In Chi Boy, Keenan Norris melds memoir, cultural criticism, and literary biography to indelibly depict Chicago—from the Great Migration to the present day—as both a cradle of black intellect, art, and politics and a distillation of America’s deepest tragedies. With the life and work of Richard Wright as his throughline, Norris braids the story of his family and particularly of his father, Butch Norris, with those of other black men—Wright, Barack Obama, Ralph Ellison, Frank Marshall Davis—who have called Chicago home. Along the way he examines the rise of black street organizations and the murders of Yummy Sandifer and Hadiya Pendleton to examine the city’s status in the cultural imaginary as “Chi-Raq,” a war zone within the nation itself. In Norris’s telling, the specter of violence over black life is inescapable: in the South that Wright and Butch Norris escaped, in the North where it finds new forms, and worldwide where American militarism abroad echoes brutalities at home. Yet, in the family story at the center of this unforgettable book, Norris also presents an enduring vision of hope and love.
About the Author
Keenan Norris has written for the Los Angeles Review of Books, the Los Angeles Times, the San Francisco Chronicle,Lit Hub, and elsewhere. His books include the novel The Confession of Copeland Cane and the anthology Street Lit: Representing the Urban Landscape. He teaches at San José State University.
“The author’s precise, often luminous prose powerfully reconstructs his family’s journey and its reflection of Chicago’s troubling relationship to Black America … [A] striking, unusual blend of meditative memoir and urgent social critique.” —Kirkus
“Poignant and elegantly written, this is a moving look at a city’s contradictions laid bare.” —Publishers Weekly
“One of the most beautifully written books I’ve ever read. … Chi Boy is a powerful indictment of Jim Crow’s enduring legacy. Both deeply personal and deeply political, it is a palpable denunciation of white supremacy and the foundational lies that sustain it.” —Eleanor J. Bader, The Indypendent
“Blending biography with history and sociology, Chi Boy is highly absorbing as it compares the Chicago-connected paths of Wright, Butch, and President Barack Obama. Norris adeptly profiles the three men, along with the travails of a city perpetually haunted by corruption, racism, and violence.” —Philip Zozzaro, Booklist
“Keenan Norris presents Chicago as both the existential and the historical touchstone for the composite American that is the Black man, from Richard Wright to Jeff Fort to Barack Obama to those who died young either in the city or in deep connection with it. … At the same time, Chi Boy is a book written by a son about his father. Its formal arrangement as pastiche foreshadows this throughout and brings it into utter and utterly beautiful relief in the closing chapters.… All of this makes Chi Boy at once sobering yet hopeful.” —Richard Rosengarten, The Christian Century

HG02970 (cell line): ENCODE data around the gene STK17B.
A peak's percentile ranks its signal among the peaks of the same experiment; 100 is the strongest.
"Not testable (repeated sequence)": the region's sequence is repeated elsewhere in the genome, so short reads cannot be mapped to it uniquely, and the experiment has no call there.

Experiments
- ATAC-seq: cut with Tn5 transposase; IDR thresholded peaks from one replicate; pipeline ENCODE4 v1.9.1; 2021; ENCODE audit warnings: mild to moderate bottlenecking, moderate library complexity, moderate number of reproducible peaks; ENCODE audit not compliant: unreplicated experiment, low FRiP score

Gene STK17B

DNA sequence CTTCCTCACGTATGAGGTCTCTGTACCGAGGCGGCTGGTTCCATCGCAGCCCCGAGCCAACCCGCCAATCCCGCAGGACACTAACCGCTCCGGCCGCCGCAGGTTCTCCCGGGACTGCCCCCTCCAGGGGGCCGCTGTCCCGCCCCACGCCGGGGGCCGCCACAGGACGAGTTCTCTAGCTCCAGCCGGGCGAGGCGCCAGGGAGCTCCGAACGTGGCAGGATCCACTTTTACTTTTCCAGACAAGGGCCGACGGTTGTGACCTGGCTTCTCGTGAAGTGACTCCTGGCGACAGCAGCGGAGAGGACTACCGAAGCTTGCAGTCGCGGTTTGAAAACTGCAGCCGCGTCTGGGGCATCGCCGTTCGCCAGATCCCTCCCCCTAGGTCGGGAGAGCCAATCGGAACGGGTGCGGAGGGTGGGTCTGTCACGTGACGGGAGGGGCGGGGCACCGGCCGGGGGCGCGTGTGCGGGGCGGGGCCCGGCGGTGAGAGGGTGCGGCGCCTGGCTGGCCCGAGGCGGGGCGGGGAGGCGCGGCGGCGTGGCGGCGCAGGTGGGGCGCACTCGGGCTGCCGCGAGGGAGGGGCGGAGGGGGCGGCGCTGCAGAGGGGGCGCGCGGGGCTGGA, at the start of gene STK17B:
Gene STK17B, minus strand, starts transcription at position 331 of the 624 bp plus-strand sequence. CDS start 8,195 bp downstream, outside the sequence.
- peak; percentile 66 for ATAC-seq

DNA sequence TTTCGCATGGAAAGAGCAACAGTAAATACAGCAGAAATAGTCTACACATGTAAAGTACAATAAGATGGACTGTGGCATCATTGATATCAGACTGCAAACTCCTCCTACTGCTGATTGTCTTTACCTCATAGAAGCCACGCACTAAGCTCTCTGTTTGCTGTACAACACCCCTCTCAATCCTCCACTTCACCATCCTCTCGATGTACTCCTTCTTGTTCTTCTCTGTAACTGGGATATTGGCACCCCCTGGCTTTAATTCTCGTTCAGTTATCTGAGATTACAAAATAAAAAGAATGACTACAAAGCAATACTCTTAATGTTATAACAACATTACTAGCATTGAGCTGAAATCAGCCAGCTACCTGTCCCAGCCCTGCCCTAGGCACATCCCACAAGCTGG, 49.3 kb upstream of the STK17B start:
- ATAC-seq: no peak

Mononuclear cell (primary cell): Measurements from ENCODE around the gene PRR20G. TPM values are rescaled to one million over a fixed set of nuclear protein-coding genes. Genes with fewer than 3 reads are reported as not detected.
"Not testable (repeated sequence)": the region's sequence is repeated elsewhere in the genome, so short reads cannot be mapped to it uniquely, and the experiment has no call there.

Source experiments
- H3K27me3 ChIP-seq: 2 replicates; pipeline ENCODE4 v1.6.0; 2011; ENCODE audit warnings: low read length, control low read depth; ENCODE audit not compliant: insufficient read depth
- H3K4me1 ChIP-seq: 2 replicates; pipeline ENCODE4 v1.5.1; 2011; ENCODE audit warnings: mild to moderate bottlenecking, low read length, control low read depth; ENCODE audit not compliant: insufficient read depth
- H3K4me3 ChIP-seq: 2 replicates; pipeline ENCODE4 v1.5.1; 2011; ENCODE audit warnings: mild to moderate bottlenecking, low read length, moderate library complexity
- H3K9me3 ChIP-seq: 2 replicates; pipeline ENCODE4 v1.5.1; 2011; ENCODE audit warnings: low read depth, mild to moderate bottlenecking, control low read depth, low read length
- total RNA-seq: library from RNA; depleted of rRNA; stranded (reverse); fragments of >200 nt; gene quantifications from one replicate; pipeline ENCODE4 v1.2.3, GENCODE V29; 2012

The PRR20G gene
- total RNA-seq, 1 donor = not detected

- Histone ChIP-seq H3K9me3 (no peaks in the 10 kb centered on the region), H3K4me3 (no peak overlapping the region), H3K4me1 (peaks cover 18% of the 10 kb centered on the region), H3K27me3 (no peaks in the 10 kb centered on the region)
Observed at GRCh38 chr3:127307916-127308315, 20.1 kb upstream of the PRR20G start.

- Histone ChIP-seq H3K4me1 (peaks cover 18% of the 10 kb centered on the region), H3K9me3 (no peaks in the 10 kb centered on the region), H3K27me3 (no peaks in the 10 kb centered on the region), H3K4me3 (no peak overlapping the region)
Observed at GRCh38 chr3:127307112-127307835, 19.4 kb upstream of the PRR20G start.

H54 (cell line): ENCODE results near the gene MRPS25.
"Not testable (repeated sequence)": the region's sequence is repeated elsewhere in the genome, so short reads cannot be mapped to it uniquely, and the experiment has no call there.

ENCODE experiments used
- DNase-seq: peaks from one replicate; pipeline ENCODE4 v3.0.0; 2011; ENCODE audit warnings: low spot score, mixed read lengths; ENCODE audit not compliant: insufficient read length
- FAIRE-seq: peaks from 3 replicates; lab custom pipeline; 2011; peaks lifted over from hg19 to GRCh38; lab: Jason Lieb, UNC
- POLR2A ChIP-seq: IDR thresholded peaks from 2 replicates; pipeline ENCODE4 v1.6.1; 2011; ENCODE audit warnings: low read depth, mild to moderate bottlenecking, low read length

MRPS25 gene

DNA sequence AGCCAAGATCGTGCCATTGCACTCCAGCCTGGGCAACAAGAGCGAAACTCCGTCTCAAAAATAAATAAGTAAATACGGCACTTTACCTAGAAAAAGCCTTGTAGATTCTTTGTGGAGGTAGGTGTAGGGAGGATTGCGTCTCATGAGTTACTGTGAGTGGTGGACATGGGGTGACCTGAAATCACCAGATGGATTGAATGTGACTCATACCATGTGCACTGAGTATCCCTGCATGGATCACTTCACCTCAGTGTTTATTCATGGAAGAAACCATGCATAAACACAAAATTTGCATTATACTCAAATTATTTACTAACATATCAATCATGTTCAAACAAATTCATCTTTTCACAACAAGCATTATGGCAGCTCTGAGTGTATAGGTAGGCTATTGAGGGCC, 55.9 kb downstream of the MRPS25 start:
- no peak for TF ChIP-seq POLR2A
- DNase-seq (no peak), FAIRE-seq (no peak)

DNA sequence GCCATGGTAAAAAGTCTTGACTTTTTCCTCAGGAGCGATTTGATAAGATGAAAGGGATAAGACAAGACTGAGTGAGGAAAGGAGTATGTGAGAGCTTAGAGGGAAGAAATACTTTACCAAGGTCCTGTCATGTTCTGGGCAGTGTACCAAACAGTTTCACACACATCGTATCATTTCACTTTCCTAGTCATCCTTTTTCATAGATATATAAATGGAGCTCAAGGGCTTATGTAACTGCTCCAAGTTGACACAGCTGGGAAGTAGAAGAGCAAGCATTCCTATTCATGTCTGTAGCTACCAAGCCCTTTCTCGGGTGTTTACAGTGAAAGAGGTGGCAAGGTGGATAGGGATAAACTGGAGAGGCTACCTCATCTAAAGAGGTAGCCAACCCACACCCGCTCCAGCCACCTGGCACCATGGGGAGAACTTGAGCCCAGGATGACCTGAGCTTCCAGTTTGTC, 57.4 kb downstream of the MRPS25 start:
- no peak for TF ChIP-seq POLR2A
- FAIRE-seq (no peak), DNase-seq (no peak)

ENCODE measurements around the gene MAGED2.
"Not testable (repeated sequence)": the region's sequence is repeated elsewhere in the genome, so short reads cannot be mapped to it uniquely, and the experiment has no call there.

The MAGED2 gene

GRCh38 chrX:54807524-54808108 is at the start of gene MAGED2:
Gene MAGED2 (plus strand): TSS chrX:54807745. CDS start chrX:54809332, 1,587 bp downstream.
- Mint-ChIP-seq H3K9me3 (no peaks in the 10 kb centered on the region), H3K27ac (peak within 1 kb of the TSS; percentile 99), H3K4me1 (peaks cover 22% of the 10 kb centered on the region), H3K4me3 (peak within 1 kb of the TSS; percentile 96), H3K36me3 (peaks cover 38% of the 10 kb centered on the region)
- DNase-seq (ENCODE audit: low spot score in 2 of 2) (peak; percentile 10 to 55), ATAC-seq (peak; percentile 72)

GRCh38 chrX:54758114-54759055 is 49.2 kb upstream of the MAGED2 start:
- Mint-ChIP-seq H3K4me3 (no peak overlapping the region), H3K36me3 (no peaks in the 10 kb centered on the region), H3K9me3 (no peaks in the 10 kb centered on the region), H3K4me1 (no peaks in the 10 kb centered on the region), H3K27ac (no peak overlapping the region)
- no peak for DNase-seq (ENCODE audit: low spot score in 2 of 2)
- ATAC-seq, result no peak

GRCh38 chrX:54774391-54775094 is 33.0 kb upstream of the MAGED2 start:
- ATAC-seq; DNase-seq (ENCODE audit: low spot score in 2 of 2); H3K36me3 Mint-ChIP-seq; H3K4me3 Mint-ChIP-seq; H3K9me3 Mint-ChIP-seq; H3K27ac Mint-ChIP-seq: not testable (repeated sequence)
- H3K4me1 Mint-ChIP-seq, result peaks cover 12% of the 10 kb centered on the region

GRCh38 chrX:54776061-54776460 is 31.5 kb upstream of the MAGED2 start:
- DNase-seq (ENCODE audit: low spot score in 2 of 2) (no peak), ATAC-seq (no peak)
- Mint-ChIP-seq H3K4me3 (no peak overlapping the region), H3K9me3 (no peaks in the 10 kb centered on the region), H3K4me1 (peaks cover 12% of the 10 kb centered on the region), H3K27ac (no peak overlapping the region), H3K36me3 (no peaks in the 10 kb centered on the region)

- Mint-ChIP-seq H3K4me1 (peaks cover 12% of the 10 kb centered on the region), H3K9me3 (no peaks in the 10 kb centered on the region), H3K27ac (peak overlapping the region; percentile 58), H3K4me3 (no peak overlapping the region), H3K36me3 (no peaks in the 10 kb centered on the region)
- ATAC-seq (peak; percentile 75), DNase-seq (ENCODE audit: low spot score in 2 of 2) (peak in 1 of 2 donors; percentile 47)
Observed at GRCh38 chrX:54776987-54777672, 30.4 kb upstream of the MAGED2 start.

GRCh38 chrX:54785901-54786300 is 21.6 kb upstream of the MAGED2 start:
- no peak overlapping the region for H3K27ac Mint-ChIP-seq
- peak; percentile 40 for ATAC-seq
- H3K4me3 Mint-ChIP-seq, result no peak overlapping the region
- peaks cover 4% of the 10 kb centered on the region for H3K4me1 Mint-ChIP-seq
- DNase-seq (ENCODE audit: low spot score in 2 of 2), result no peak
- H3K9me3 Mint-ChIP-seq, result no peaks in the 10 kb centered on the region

“Norris paints a fierce, clear-eyed portrait of Chicago as he plumbs the parallel lives of Richard Wright and his own family members, who escaped the Jim Crow South for the ‘James Crow’ North. In illuminating the lives of men tempered in the fires of Chicago social divides, Norris lays bare the pain at the root of the hope that defines Black experience in America.” —Sherri L. Smith, author of The Blossom and the Firefly
“Norris beautifully memorializes his father with a fascinating explication of the man and the city that shaped him. Whether through the lens of the Great Migration, Richard Wright and Native Son, the flamboyant nihilism of drill music, the inadequacy of Spike Lee’s Chi-Raq and the term itself, or the making of Barack Obama, Norris renders Chicago and its Black citizens with the depth and complexity they deserve. As informative as it is inventive, as poetic as it is profound, Chi Boy is an absolute must-read.” —Jerald Walker, National Book Award finalist for How to Make a Slave and Other Essays
“Chi Boy is at once a love letter to Chicago and a searing indictment of the violence that shaped it. By revealing in painstaking detail what America has been, Norris leaves us with the important question of what it will become.” —Justin Gifford, author of Street Poison: The Biography of Iceberg Slim